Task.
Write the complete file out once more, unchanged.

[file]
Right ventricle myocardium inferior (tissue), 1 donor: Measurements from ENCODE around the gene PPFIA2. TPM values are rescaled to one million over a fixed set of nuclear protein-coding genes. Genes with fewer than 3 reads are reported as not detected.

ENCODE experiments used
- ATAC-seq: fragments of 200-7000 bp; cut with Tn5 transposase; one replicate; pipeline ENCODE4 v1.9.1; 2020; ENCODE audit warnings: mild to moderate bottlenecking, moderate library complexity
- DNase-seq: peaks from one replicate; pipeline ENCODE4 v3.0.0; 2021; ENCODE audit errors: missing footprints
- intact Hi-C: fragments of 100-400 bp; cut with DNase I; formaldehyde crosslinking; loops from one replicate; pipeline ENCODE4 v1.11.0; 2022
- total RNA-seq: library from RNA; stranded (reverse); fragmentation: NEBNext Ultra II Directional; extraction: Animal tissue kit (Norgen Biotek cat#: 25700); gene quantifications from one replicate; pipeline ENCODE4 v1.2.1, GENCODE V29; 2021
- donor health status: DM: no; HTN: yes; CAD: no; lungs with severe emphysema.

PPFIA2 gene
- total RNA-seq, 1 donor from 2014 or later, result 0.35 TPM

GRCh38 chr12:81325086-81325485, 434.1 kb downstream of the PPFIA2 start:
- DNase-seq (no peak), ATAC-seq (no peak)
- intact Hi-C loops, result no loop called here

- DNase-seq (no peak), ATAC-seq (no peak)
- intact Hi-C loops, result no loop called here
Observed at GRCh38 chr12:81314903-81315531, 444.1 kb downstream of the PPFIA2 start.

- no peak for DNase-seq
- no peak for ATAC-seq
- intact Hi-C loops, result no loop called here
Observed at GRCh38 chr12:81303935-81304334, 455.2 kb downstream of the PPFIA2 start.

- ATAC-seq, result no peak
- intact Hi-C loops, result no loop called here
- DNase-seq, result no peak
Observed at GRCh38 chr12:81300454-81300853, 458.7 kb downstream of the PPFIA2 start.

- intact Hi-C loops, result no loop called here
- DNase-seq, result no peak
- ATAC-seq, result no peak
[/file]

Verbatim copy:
Right ventricle myocardium inferior (tissue), 1 donor: Measurements from ENCODE around the gene PPFIA2. TPM values are rescaled to one million over a fixed set of nuclear protein-coding genes. Genes with fewer than 3 reads are reported as not detected.

ENCODE experiments used
- ATAC-seq: fragments of 200-7000 bp; cut with Tn5 transposase; one replicate; pipeline ENCODE4 v1.9.1; 2020; ENCODE audit warnings: mild to moderate bottlenecking, moderate library complexity
- DNase-seq: peaks from one replicate; pipeline ENCODE4 v3.0.0; 2021; ENCODE audit errors: missing footprints
- intact Hi-C: fragments of 100-400 bp; cut with DNase I; formaldehyde crosslinking; loops from one replicate; pipeline ENCODE4 v1.11.0; 2022
- total RNA-seq: library from RNA; stranded (reverse); fragmentation: NEBNext Ultra II Directional; extraction: Animal tissue kit (Norgen Biotek cat#: 25700); gene quantifications from one replicate; pipeline ENCODE4 v1.2.1, GENCODE V29; 2021
- donor health status: DM: no; HTN: yes; CAD: no; lungs with severe emphysema.

PPFIA2 gene
- total RNA-seq, 1 donor from 2014 or later, result 0.35 TPM

GRCh38 chr12:81325086-81325485, 434.1 kb downstream of the PPFIA2 start:
- DNase-seq (no peak), ATAC-seq (no peak)
- intact Hi-C loops, result no loop called here

- DNase-seq (no peak), ATAC-seq (no peak)
- intact Hi-C loops, result no loop called here
Observed at GRCh38 chr12:81314903-81315531, 444.1 kb downstream of the PPFIA2 start.

- no peak for DNase-seq
- no peak for ATAC-seq
- intact Hi-C loops, result no loop called here
Observed at GRCh38 chr12:81303935-81304334, 455.2 kb downstream of the PPFIA2 start.

- ATAC-seq, result no peak
- intact Hi-C loops, result no loop called here
- DNase-seq, result no peak
Observed at GRCh38 chr12:81300454-81300853, 458.7 kb downstream of the PPFIA2 start.

- intact Hi-C loops, result no loop called here
- DNase-seq, result no peak
- ATAC-seq, result no peak